So far this year, the Dubai Financial Market (DFM) General Index has risen 25.6 per cent. The increase is welcome - the index finished last year about 500 points and 17.3 per cent lower than at the close of 2010.
But like the sudden receipt of gifts from a previously inattentive spouse, the sudden upward march of the DFM raises questions.
Is the new rise of the Dubai bourse sustainable? Peter Gotke, the vice president and head of depositary receipts for the GCC at BNY Mellon, said that if risk appetite were higher today and hedge funds were part of the inflow, even gentle pressure could spur money to leave the emirate again tomorrow.
"Certainly, our perspective through managing depositary receipt programmes across the region shows emerging markets to be selectively popular," he said.
Now sceptics are asking whether it is that the type of investor driving the resurgence is just a momentum player or that a more diversified range of investoris operating in the emirate and stabilising the market.
Mr Gotke predicts that companies will take more control in identifying the type of investor they want on their registers, which suggests the latter scenario.
Poolside at the Shangri-La hotel in Abu Dhabi, the consensus among a group of young Emiratis - a trader, a consultant and a government industrialist - was that after four years in the doldrums, Dubai's time had come again. They were confident the current bull run represented an overdue return of confidence to an opportunity-rich market that had been undervalued for too long.
Tarek Shahin, a portfolio manager at Investec Asset Management, agreed. "The DFM had been overlooked for too long since the events of 2008/9," he said.
Investors must research potential investments carefully, however.
"A selective approach remains prudent, with selected names continuing to look attractive, while others show signs of being overbought, at least in the short term," Mr Shahin said.
Separating short and long-term prospects is key. In the short term, says Peter Garnry, an equity strategist at Saxo Bank, the rally at the start of this year would have an effect. "UAE stocks are due for a consolidation due to the strong rally in the first two months."
That means a period of increased market volatility is on the immediate horizon. For the longer term, Mr Garnry is more bullish. It is an attitude not borne out by investors.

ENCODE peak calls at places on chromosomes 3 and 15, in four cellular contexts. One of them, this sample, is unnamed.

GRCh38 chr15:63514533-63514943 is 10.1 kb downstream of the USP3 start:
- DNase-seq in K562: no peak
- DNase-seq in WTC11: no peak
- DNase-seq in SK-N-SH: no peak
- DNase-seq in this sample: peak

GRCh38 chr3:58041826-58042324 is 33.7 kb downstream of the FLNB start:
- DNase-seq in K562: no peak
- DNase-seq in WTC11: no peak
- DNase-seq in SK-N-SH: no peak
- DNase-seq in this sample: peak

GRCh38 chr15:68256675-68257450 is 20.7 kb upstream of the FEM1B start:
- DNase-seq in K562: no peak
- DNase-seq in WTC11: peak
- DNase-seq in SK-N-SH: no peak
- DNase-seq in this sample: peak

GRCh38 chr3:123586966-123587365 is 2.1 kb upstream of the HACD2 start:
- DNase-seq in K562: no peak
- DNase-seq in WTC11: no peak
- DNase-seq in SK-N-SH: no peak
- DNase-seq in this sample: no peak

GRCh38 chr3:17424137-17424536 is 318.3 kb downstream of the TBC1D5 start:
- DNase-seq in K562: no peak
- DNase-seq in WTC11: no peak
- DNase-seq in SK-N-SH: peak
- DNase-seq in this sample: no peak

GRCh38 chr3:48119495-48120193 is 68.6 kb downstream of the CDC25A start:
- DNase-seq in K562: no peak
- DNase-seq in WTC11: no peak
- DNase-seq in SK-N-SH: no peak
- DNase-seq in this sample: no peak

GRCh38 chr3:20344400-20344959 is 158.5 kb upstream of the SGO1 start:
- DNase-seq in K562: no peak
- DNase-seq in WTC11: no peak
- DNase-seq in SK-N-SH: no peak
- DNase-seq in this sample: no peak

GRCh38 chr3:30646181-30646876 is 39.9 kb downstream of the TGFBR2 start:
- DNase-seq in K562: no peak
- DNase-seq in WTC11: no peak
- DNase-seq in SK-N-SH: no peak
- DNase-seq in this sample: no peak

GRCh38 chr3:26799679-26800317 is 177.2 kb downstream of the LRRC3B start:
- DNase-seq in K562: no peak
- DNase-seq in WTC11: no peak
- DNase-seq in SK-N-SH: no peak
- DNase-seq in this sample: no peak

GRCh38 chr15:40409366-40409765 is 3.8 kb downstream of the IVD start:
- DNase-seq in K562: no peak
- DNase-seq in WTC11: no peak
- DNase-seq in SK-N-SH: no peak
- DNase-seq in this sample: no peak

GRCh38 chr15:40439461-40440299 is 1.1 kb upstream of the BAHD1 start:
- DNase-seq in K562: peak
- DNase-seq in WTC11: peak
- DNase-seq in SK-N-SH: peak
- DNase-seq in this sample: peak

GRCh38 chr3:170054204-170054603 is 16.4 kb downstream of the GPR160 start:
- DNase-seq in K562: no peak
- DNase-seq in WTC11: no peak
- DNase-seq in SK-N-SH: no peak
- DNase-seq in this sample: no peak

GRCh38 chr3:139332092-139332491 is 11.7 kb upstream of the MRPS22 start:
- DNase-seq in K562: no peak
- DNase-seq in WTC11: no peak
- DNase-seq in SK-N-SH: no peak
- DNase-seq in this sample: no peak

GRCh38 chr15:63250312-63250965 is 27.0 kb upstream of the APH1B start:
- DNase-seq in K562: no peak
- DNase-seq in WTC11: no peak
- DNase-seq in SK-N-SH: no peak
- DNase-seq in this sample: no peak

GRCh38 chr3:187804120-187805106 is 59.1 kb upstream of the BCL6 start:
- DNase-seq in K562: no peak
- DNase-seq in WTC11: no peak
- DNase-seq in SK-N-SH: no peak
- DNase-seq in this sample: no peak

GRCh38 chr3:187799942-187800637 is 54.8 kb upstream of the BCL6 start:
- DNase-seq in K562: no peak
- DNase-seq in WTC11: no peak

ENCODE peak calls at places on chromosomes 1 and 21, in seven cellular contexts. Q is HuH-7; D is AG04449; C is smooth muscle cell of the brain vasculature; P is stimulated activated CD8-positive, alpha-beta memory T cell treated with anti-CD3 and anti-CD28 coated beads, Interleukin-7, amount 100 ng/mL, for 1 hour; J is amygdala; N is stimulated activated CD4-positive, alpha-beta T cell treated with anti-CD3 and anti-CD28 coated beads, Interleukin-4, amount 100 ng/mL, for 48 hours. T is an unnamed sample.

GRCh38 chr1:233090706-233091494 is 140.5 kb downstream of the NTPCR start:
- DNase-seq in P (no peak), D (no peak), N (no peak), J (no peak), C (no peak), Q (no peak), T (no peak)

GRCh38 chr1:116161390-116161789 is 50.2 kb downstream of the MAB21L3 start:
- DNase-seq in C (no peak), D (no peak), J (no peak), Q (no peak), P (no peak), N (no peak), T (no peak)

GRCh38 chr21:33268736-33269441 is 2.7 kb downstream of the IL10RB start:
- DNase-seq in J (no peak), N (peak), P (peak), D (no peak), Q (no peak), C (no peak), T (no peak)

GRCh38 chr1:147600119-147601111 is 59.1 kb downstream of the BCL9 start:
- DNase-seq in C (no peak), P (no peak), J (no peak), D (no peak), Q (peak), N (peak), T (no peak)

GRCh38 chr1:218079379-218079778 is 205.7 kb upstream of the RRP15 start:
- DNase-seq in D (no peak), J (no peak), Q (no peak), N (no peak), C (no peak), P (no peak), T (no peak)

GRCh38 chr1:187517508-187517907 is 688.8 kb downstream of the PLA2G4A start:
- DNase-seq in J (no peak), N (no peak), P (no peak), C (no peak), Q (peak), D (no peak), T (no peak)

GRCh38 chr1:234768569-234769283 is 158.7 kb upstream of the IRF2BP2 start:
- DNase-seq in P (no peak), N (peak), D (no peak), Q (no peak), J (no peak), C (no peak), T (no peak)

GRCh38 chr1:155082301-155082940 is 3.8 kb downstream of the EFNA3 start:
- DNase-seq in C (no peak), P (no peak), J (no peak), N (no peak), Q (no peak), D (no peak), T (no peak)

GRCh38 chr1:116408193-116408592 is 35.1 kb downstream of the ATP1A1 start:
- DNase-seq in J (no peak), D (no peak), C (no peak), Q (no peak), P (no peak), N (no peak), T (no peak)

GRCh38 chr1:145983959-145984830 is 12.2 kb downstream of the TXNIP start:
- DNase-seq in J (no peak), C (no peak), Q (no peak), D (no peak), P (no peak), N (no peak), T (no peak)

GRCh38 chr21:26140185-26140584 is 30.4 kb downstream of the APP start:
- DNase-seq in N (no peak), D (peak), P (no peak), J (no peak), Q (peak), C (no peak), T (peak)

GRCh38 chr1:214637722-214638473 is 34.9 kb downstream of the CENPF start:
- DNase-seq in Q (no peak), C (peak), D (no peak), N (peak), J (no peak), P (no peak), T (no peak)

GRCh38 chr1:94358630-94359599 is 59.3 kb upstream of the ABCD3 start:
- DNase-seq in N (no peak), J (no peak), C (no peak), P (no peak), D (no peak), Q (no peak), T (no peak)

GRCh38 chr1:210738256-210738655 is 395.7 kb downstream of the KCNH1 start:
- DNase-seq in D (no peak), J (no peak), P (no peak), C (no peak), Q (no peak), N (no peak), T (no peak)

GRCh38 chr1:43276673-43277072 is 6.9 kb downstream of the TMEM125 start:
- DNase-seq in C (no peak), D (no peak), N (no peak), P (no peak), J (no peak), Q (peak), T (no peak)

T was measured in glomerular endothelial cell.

The DFM General Index was trading at a dividend yield - or risk premium - of 2.8 per cent on Thursday. At the same time, shares were trading below their book value, with the index trading at a price-to-book ratio of about 0.99. This indicates investors assign no value to future growth opportunities.
Mr Garnry believes such dovishness is misplaced.
"We believe this represents a too-large risk premium, despite the political and energy price risks, and as such the DFM [General Index] should structurally trade at higher valuation," he said.
Investors may have good reason to be cautious, however. The recent rise of the Dubai index has occurred against a backdrop of aggressive performance in international and commodity markets, which some analysts at the Global Financial Market Forum in Abu Dhabi last week said could be outpacing the economic reality.
Figures due out this week will help to clarify the economic picture. Tomorrow the US is due to release the Institute of Supply Chain Management Services Index report, which attempts to gauge how the service sector of the US economy is doing. It is one to watch.
Arabtec figures for the fourth quarter of last year are also expected in the coming days. Arabtec shares are up 120 per cent for the year to date, beating the index by close to 100 per cent, a fact for which the company's directors have been consistently reluctant to provide a public explanation to shareholders. Investors will be looking for answers in the statement.
Saudi Arabia, which is pumping oil at near record levels, will post its official differentials by tomorrow, setting the tone for fellow Middle Eastern exporters Iraq, Iran and Kuwait. On Wednesday delayed bidding begins on 12 Iraqi oil exploration blocks.
Brent crude is up more than 20 per cent this year. It may rise to US$150 a barrel in the next nine months - above its $147 previous record high - if diplomatic relations between Iran and the West worsen, Barclays says.
Such a jump would create gains for oil producers such as the UAE. But the IMF has warned that high oil prices could seriously slow global growth, which would cause industrial giants such as China, already dogged by fears of a hard landing, to curb their demand. Oil exporters would be hit if this happened.